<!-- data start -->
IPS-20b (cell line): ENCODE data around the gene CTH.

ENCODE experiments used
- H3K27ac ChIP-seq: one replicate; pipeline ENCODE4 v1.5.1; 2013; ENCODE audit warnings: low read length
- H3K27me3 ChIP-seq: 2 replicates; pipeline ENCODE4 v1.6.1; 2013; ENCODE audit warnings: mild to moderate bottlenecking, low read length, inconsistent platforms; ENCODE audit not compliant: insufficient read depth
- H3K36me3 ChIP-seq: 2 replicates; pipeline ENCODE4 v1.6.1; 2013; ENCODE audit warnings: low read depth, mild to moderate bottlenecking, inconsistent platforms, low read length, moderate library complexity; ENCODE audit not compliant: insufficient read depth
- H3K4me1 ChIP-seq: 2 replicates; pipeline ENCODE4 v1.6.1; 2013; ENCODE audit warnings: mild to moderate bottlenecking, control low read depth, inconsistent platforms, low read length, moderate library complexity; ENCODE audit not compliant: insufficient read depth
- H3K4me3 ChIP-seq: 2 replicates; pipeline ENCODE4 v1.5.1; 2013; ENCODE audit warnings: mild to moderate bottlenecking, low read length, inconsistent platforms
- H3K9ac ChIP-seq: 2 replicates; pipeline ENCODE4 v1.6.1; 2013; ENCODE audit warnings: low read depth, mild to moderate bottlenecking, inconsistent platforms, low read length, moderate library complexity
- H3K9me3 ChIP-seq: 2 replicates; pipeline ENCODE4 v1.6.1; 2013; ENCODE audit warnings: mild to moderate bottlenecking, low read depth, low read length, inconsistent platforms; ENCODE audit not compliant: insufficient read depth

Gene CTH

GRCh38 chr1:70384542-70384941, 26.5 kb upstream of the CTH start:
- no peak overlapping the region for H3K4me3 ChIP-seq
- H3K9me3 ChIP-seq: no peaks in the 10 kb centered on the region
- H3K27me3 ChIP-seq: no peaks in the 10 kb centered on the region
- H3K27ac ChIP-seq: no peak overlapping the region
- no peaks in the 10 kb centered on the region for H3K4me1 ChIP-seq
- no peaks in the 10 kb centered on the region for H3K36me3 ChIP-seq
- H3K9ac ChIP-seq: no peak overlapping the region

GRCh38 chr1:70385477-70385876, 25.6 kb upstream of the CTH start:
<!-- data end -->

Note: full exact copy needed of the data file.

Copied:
IPS-20b (cell line): ENCODE data around the gene CTH.

ENCODE experiments used
- H3K27ac ChIP-seq: one replicate; pipeline ENCODE4 v1.5.1; 2013; ENCODE audit warnings: low read length
- H3K27me3 ChIP-seq: 2 replicates; pipeline ENCODE4 v1.6.1; 2013; ENCODE audit warnings: mild to moderate bottlenecking, low read length, inconsistent platforms; ENCODE audit not compliant: insufficient read depth
- H3K36me3 ChIP-seq: 2 replicates; pipeline ENCODE4 v1.6.1; 2013; ENCODE audit warnings: low read depth, mild to moderate bottlenecking, inconsistent platforms, low read length, moderate library complexity; ENCODE audit not compliant: insufficient read depth
- H3K4me1 ChIP-seq: 2 replicates; pipeline ENCODE4 v1.6.1; 2013; ENCODE audit warnings: mild to moderate bottlenecking, control low read depth, inconsistent platforms, low read length, moderate library complexity; ENCODE audit not compliant: insufficient read depth
- H3K4me3 ChIP-seq: 2 replicates; pipeline ENCODE4 v1.5.1; 2013; ENCODE audit warnings: mild to moderate bottlenecking, low read length, inconsistent platforms
- H3K9ac ChIP-seq: 2 replicates; pipeline ENCODE4 v1.6.1; 2013; ENCODE audit warnings: low read depth, mild to moderate bottlenecking, inconsistent platforms, low read length, moderate library complexity
- H3K9me3 ChIP-seq: 2 replicates; pipeline ENCODE4 v1.6.1; 2013; ENCODE audit warnings: mild to moderate bottlenecking, low read depth, low read length, inconsistent platforms; ENCODE audit not compliant: insufficient read depth

Gene CTH

GRCh38 chr1:70384542-70384941, 26.5 kb upstream of the CTH start:
- no peak overlapping the region for H3K4me3 ChIP-seq
- H3K9me3 ChIP-seq: no peaks in the 10 kb centered on the region
- H3K27me3 ChIP-seq: no peaks in the 10 kb centered on the region
- H3K27ac ChIP-seq: no peak overlapping the region
- no peaks in the 10 kb centered on the region for H3K4me1 ChIP-seq
- no peaks in the 10 kb centered on the region for H3K36me3 ChIP-seq
- H3K9ac ChIP-seq: no peak overlapping the region

GRCh38 chr1:70385477-70385876, 25.6 kb upstream of the CTH start: